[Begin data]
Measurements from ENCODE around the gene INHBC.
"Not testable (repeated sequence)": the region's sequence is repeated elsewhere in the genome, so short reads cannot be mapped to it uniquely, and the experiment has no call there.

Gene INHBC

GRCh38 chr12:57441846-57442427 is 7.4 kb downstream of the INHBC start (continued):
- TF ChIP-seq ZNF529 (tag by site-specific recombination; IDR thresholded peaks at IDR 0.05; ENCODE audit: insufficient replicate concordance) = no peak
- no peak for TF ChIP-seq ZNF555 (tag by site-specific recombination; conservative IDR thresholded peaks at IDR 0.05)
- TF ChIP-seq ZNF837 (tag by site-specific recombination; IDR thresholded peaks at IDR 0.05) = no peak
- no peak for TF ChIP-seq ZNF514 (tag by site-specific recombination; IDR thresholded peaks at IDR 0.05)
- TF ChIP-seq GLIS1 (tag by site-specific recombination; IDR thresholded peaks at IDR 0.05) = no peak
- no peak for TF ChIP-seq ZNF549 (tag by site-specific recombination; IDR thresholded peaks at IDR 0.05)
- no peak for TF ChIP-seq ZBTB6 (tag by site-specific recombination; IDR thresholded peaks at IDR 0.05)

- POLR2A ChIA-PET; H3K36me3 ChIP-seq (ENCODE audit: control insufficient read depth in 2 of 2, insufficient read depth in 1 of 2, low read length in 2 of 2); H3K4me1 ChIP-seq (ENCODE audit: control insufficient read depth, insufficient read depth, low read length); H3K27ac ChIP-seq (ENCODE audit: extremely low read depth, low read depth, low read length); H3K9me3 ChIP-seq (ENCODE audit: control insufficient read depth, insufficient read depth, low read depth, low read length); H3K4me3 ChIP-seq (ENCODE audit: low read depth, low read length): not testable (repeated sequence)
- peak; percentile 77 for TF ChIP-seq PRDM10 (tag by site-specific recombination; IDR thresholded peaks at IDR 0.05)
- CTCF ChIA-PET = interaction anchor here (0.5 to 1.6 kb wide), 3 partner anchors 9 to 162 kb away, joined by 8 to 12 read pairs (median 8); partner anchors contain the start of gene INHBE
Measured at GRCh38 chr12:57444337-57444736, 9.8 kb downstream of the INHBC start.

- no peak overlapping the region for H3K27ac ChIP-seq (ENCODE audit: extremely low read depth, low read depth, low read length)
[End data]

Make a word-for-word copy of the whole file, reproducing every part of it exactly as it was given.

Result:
Measurements from ENCODE around the gene INHBC.
"Not testable (repeated sequence)": the region's sequence is repeated elsewhere in the genome, so short reads cannot be mapped to it uniquely, and the experiment has no call there.

Gene INHBC

GRCh38 chr12:57441846-57442427 is 7.4 kb downstream of the INHBC start (continued):
- TF ChIP-seq ZNF529 (tag by site-specific recombination; IDR thresholded peaks at IDR 0.05; ENCODE audit: insufficient replicate concordance) = no peak
- no peak for TF ChIP-seq ZNF555 (tag by site-specific recombination; conservative IDR thresholded peaks at IDR 0.05)
- TF ChIP-seq ZNF837 (tag by site-specific recombination; IDR thresholded peaks at IDR 0.05) = no peak
- no peak for TF ChIP-seq ZNF514 (tag by site-specific recombination; IDR thresholded peaks at IDR 0.05)
- TF ChIP-seq GLIS1 (tag by site-specific recombination; IDR thresholded peaks at IDR 0.05) = no peak
- no peak for TF ChIP-seq ZNF549 (tag by site-specific recombination; IDR thresholded peaks at IDR 0.05)
- no peak for TF ChIP-seq ZBTB6 (tag by site-specific recombination; IDR thresholded peaks at IDR 0.05)

- POLR2A ChIA-PET; H3K36me3 ChIP-seq (ENCODE audit: control insufficient read depth in 2 of 2, insufficient read depth in 1 of 2, low read length in 2 of 2); H3K4me1 ChIP-seq (ENCODE audit: control insufficient read depth, insufficient read depth, low read length); H3K27ac ChIP-seq (ENCODE audit: extremely low read depth, low read depth, low read length); H3K9me3 ChIP-seq (ENCODE audit: control insufficient read depth, insufficient read depth, low read depth, low read length); H3K4me3 ChIP-seq (ENCODE audit: low read depth, low read length): not testable (repeated sequence)
- peak; percentile 77 for TF ChIP-seq PRDM10 (tag by site-specific recombination; IDR thresholded peaks at IDR 0.05)
- CTCF ChIA-PET = interaction anchor here (0.5 to 1.6 kb wide), 3 partner anchors 9 to 162 kb away, joined by 8 to 12 read pairs (median 8); partner anchors contain the start of gene INHBE
Measured at GRCh38 chr12:57444337-57444736, 9.8 kb downstream of the INHBC start.

- no peak overlapping the region for H3K27ac ChIP-seq (ENCODE audit: extremely low read depth, low read depth, low read length)